Outsourcing as an alternative to traditional technology-transfer structures

May 26, 2022
The answer to the question, who owns the intellectual property for a biological discovery, has been changing throughout time. The ability to outsource services to CROs paves a new path for scientists to start biotech companies while bypassing traditional tech-transfer structure.

Historically, the majority of biotech startups get their start from academic research conducted with government funding in a university setting. However, the path from the ivory towers of academia to the private sector is not without hurdles.

This journey takes varying forms in different countries across different time periods, with all concerns centered around one major question – who owns the intellectual property for a biological discovery? 

Prior to the 1980s, the intellectual property of government-funded researchers in the United States was held by the government. The reasoning was that the research was supported through US taxpayer dollars; therefore, the intellectual property should belong to the government to ensure it was used in service of the public good. In reality, this meant that translation was bogged down by the typical pace of government bureaucracy. 

This all changed in 1980 with the Bayh-Dole Act. Pushed through congress by Senators Birch Bayh and Bob Dole, this law transferred intellectual property from the government to the universities that housed the research. If a researcher made a discovery, their university could now determine whether to act on any market potential of their work. As a result, a robust ecosystem developed across US research universities in the founding of Technology Transfer Offices (TTOs) that continues today.

With TTOs, the translation of biological research to a private sector product is a matter of institute protocol. In this system, researchers can approach their TTO with their discovery. Through discussion, the TTO will determine if the new finding is patentable – asking the question “is this new finding truly new.” The TTO also considers the impact of the finding – asking the question “is this useful.” If excited by the potential of the research, TTOs begin by coordinating the filing of a patent. Once filed, the TTO will determine whether the patent is best exercised through licensing to an existing company, or whether a new startup built around the discovery is the best opportunity for commercial success. The profits from this patent are shared between the researchers who made the discovery and the universities who coordinated its licensing.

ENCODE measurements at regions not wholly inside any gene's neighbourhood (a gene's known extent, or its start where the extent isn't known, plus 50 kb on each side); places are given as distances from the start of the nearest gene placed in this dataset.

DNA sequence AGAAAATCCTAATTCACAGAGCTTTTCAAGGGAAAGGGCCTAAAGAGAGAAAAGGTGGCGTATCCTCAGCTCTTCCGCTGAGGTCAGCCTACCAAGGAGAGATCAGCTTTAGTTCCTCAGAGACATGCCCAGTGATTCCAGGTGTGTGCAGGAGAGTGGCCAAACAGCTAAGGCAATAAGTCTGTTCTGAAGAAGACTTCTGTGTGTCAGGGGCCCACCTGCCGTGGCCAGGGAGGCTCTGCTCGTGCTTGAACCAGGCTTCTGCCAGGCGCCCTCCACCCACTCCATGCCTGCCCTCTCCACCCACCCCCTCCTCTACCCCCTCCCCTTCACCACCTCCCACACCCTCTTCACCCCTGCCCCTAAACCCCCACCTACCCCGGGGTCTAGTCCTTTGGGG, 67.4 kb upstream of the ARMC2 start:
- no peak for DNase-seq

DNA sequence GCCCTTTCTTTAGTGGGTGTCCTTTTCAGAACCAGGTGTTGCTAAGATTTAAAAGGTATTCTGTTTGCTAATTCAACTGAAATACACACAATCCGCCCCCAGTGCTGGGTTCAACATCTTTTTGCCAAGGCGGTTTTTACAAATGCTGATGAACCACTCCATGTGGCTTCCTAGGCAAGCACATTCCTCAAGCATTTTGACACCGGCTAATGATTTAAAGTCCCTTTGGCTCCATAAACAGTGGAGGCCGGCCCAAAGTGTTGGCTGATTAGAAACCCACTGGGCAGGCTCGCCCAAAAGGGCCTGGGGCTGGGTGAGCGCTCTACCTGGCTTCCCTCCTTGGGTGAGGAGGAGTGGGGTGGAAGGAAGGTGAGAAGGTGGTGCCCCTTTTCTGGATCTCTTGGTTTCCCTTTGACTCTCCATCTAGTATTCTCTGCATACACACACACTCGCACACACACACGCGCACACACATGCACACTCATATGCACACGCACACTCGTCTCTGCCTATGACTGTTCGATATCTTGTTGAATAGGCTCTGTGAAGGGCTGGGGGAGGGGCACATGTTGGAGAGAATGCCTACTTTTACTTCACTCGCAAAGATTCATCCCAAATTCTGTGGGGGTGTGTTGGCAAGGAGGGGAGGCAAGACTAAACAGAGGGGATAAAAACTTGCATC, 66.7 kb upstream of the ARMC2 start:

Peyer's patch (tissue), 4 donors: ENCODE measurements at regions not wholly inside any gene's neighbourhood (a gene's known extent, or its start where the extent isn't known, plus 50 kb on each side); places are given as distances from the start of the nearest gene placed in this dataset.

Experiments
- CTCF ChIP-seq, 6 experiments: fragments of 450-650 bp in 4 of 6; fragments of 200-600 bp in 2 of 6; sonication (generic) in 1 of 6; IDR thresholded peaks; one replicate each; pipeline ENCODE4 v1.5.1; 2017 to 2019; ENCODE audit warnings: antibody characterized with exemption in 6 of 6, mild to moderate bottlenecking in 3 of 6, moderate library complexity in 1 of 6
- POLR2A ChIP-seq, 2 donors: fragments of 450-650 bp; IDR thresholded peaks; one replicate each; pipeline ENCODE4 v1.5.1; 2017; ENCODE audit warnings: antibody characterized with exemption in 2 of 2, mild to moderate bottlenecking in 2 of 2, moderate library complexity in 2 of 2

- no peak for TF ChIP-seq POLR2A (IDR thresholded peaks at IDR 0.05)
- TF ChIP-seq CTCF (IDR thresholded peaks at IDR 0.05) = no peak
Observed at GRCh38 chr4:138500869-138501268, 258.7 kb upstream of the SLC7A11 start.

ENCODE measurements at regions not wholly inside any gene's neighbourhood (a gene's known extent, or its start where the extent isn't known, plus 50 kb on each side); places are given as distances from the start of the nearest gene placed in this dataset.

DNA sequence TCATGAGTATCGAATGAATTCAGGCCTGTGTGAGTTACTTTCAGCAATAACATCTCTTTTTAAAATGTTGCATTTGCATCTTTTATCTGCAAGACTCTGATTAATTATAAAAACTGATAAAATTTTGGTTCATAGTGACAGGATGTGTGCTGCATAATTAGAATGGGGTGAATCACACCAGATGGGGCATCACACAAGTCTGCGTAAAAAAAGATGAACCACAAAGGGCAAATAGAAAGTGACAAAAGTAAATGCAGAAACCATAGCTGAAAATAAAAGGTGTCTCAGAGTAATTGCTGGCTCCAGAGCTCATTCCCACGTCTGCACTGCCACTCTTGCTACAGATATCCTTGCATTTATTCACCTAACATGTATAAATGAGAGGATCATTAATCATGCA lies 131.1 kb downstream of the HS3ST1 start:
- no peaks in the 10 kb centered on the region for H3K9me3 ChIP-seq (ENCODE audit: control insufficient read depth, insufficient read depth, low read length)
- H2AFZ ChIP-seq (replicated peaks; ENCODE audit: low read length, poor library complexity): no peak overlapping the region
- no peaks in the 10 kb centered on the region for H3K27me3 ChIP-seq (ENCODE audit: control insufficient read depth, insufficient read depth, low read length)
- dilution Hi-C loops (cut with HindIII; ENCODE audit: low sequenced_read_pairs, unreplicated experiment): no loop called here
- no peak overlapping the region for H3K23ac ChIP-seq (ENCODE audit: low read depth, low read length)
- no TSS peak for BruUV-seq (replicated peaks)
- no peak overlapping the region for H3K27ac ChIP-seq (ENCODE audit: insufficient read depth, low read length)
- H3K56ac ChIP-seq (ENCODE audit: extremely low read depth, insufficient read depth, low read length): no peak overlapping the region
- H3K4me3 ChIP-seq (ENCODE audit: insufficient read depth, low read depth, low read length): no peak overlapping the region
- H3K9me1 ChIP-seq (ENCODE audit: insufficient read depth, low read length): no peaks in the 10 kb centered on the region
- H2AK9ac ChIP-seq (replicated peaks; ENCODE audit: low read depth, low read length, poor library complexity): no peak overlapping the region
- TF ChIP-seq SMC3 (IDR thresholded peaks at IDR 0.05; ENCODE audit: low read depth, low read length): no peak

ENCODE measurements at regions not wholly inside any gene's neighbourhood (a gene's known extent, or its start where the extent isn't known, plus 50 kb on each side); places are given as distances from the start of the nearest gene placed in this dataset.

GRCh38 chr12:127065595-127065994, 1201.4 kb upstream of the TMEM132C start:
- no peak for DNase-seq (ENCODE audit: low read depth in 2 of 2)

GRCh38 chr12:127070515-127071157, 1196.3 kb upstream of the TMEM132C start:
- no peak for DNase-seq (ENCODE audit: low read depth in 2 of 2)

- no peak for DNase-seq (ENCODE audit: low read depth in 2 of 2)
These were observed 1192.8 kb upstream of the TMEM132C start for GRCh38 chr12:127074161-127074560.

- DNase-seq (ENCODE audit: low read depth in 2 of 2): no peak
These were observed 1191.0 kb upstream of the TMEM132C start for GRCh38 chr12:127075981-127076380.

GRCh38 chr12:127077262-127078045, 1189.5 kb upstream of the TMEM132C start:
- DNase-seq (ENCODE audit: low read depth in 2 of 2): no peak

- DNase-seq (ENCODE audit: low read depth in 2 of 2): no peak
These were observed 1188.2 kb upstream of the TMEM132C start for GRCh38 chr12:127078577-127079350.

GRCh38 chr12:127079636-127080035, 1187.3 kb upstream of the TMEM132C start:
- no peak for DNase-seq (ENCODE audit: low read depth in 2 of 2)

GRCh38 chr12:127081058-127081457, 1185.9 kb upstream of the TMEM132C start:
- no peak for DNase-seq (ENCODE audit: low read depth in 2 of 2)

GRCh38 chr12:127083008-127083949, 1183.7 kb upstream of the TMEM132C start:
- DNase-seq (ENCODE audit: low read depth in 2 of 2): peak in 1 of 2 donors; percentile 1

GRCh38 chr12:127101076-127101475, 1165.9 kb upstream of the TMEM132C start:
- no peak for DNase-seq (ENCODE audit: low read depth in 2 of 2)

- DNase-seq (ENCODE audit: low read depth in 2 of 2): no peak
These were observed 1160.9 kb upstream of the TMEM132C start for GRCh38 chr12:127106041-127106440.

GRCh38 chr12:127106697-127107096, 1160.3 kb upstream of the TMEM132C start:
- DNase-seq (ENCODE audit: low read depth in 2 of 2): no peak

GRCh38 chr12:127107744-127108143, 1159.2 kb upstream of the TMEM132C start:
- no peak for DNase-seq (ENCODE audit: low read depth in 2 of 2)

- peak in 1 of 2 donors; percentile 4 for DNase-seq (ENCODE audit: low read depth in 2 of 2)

The United States TTO model has contributed a significant degree to the rise of US biotech, but it is not the only way to translate research.

By contrast, countries like Sweden operate by a “professor privilege” system, in which all intellectual property of a discovery is held by the scientists who did the research. While this system allows researchers to retain ownership of their work, some argue scientists may find it difficult to translate their work without entities like TTOs to facilitate the process. Some countries, such as Germany, have made recent transitions from “professor privilege” models to those that resemble the US system. This has provided economists with a natural experiment for assessing which path is most efficient at translating biological research. Current studies have reached conflicting conclusions on this matter, indicating that more time may be needed to fully assess how each path affects the efficiency of translating research. 

Perhaps one hint that at least some researchers are ready to develop biotechs without TTOs is the rise of virtual biotechs.

A traditional biotech looks much like an academic lab – benches filled with lab equipment are staffed by scientists conducting experiments. A virtual biotech, however, can be as simple as a single individual with an email address. Rather than conducting experiments themselves, virtual biotechs outsource their research to Contract Research Organizations (CROs). CROs enable researchers to conduct a broad range of experiments remotely, relieving the reliance on traditional funding structures in academic settings. (We wrote about the scope of services offered by CROs here).

A landmark example of the recent success of virtual biotech is XO1, founded by Trevor Baglin and Jim Huntington. XO1 developed a thrombin modulator as a new class of anticoagulation drugs, and did so nearly entirely through the work of CROs. The virtual biotech model allowed XO1 to move incredibly fast, and the company was acquired by Janssen within 23 months of its founding. 

The virtual biotech model is likely to become more commonplace as the biotech sector matures. The ability to outsource services to CROs removes the dependence on university lab space, government funding, and TTO processes for scientists. With just investor funding, a professor, postdoc, graduate student, or even an undergrad can follow their own ambitions and develop a biotech product.